Exactly two days after the International Monetary Fund (IMF) approved the disbursement of Kshs 257 billion to Kenya, Kenyans took to Twitter in defiance of the constant loans by IMF.
Although the government pointed out that the loan will be used during the tough times as the country makes efforts to combat coronavirus, over 120,000 Kenyans engaged in an online appeal demanding a stop to the borrowing.
According to the Daily Nation, Kenya borrowed Kshs 971 billion between March and November 2020 in the fight against coronavirus. This is approximately at least Kshs 121 billion every month in the 8 months.
IMF approved a further Kshs 257 billion on Friday, for the equivalent option adding up the debt intensities to about Kshs 1.2 trillion within the year.
Meanwhile, Kenya has pushed the International Monetary Fund (IMF) to moderate relations involved in its loan support programs. “IMF flexibility is vital in the current environment when negotiating a program. Program conditionality has to be realistic, monitorable and country-specific. Without this, countries find themselves in endless and sometimes non-productive with the funds, which can also have adverse market implications if markets think there is a problem,” National Treasury Cabinet Secretary Ukur Yatani said.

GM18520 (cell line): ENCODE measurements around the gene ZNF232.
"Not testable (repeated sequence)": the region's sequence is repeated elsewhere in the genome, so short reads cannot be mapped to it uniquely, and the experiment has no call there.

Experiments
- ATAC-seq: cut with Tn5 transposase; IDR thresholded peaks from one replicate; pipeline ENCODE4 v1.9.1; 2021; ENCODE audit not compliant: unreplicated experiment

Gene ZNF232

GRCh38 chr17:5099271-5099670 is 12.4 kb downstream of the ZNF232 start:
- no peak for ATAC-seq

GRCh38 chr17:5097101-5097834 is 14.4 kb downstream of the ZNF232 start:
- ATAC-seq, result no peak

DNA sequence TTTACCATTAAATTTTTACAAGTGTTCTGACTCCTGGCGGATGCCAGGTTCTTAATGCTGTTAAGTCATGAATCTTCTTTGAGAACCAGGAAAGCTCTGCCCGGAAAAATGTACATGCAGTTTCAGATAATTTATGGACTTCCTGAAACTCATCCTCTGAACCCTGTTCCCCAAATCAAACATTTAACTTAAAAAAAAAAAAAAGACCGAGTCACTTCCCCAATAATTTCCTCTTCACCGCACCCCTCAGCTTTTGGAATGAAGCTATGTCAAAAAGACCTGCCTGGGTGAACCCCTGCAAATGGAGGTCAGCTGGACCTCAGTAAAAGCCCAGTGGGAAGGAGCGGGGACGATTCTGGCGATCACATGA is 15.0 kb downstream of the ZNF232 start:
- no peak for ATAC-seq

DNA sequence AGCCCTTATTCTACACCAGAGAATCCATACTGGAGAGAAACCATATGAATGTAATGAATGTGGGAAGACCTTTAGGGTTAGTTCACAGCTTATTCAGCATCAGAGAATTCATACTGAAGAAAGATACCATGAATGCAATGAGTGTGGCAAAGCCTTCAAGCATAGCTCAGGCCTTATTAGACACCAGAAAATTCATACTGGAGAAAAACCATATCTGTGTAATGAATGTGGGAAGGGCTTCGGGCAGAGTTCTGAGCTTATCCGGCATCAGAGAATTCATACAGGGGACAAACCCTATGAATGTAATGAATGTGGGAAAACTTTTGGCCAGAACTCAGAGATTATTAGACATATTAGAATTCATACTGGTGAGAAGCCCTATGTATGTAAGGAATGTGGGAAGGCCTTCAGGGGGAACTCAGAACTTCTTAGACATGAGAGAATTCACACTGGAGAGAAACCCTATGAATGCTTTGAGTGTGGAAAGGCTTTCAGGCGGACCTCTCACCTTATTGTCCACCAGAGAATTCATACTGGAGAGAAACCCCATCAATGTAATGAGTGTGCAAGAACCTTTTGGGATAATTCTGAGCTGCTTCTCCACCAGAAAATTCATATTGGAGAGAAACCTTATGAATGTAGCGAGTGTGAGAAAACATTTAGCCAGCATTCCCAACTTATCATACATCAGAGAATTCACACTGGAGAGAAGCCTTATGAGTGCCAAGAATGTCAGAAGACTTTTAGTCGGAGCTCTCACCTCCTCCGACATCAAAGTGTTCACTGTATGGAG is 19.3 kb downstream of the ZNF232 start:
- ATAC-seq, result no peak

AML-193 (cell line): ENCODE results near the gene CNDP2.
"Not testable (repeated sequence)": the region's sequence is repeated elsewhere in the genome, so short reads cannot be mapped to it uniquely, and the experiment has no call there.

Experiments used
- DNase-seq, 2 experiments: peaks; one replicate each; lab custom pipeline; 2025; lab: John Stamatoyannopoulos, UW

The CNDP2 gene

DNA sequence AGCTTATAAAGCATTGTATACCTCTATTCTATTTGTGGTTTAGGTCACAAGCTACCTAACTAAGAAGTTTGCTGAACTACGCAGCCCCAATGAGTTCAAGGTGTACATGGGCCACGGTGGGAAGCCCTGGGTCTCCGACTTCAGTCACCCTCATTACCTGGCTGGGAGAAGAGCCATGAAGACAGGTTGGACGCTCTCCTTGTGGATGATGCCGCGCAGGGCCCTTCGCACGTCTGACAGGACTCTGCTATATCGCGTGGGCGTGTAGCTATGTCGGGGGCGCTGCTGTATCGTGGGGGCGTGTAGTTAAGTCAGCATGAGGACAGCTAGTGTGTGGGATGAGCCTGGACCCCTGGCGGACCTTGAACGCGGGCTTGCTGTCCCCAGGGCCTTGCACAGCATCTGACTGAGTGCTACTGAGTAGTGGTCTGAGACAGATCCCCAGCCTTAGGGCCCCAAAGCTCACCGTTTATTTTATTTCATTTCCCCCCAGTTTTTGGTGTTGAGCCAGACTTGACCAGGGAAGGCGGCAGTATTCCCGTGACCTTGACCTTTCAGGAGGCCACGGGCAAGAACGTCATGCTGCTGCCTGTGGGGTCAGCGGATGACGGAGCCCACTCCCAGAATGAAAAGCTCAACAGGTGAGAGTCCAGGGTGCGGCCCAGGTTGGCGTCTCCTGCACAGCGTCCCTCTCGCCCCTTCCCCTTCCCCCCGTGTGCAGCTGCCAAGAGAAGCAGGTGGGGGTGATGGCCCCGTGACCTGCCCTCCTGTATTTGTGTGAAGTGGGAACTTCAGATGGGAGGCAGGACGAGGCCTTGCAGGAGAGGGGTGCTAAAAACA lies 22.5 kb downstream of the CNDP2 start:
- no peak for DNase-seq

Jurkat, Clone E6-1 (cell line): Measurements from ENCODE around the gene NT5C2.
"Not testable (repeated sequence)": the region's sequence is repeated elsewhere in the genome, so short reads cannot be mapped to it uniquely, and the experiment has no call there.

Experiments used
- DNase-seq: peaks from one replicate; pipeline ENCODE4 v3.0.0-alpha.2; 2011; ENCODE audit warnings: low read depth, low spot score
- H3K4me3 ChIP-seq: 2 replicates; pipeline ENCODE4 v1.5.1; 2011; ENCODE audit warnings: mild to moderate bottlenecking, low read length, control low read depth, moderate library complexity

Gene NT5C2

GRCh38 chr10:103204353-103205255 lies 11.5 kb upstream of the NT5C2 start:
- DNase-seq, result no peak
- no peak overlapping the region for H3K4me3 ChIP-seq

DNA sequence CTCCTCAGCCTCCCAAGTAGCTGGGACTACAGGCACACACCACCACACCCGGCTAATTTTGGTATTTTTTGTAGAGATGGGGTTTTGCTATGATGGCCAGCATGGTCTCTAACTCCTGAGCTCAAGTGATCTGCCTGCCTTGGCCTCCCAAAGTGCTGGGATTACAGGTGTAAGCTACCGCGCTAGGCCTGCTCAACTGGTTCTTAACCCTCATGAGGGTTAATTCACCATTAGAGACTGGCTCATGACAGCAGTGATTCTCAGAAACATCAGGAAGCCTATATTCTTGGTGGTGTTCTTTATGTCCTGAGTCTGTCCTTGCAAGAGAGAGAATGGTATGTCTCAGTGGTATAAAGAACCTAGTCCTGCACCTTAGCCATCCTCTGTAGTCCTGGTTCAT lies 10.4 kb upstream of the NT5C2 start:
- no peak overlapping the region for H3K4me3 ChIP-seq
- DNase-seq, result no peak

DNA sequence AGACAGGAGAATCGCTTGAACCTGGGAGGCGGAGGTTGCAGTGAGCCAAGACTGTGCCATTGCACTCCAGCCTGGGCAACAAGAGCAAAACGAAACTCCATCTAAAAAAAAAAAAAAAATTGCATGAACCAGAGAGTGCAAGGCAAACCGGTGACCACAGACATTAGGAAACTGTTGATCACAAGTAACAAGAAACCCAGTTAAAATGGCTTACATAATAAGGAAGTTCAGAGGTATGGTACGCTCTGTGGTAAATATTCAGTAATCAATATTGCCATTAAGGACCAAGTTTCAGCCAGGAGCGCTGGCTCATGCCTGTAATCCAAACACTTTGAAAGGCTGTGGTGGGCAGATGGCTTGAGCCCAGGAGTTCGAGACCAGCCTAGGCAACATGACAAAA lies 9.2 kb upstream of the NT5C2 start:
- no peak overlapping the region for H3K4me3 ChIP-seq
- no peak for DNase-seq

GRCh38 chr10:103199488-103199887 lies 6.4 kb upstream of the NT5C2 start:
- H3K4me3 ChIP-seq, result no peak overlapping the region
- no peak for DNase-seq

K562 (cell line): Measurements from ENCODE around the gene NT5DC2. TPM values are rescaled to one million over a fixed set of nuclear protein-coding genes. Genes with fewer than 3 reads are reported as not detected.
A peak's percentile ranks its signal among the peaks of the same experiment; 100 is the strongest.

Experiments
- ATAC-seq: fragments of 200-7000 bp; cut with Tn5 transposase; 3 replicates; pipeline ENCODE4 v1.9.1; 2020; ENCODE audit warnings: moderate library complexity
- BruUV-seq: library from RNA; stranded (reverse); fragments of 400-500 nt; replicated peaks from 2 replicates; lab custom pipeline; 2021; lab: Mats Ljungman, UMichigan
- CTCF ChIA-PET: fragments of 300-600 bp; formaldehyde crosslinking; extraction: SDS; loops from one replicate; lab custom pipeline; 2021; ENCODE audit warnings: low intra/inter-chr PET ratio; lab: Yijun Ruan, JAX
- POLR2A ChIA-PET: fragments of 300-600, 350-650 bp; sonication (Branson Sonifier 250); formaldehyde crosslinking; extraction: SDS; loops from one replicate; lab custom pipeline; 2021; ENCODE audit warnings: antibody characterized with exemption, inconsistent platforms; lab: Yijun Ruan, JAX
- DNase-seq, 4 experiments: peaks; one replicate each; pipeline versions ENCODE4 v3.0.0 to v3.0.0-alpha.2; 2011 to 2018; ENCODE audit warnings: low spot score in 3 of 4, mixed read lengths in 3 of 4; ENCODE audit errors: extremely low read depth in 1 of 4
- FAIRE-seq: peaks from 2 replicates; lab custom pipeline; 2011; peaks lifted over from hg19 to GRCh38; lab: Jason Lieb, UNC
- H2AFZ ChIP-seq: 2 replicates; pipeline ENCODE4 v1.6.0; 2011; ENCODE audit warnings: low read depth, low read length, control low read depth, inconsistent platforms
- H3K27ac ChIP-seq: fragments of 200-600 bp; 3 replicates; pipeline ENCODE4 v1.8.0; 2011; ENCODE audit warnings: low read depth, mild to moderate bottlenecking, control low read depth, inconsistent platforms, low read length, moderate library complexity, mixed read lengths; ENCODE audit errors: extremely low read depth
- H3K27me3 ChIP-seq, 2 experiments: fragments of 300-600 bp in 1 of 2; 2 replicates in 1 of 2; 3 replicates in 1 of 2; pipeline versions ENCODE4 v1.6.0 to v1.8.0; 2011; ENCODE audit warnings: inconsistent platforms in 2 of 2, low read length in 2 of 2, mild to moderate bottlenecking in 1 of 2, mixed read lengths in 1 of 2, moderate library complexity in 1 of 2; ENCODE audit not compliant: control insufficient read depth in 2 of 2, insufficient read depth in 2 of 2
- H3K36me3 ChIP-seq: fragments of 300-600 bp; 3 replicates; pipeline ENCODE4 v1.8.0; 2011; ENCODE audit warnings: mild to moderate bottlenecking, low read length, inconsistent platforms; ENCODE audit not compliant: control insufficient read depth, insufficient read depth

Yatani has reviewed that the IMF should support member countries with debt restructuring to guarantee the procedure’s relevance and economics.
“Supporting member countries efforts to deal with debt restructuring in an effective and timely manner is also critical. As recent experiences show, debt restructuring can be protracted, time-consuming and expensive if the country has to hire debt advisors,” he stated.
Kenya’s access to IMF financing has been tangled to harsh native modifications, required by the Fund as well as increasing tax revenues and obligating to financial partnership inclusive of the ongoing State Corporations restructure.
However, the country’s consultations with the IMF for emergency finance have emerged successful with Kenya having received a Kshs 255.1 billion ($2.34 billion) 38-month loan program on Friday adding to a Kshs 80.6 billion ($739 million) loan received in May 2020.
The IMF support is anticipated to be vital for Kenya as it strives for a return to the independent bond markets later this year. Kenya looks forward to drawing a combined Kshs 248.1 billion by June next year through the issue of a Eurobond.
By Everlyne Bosibori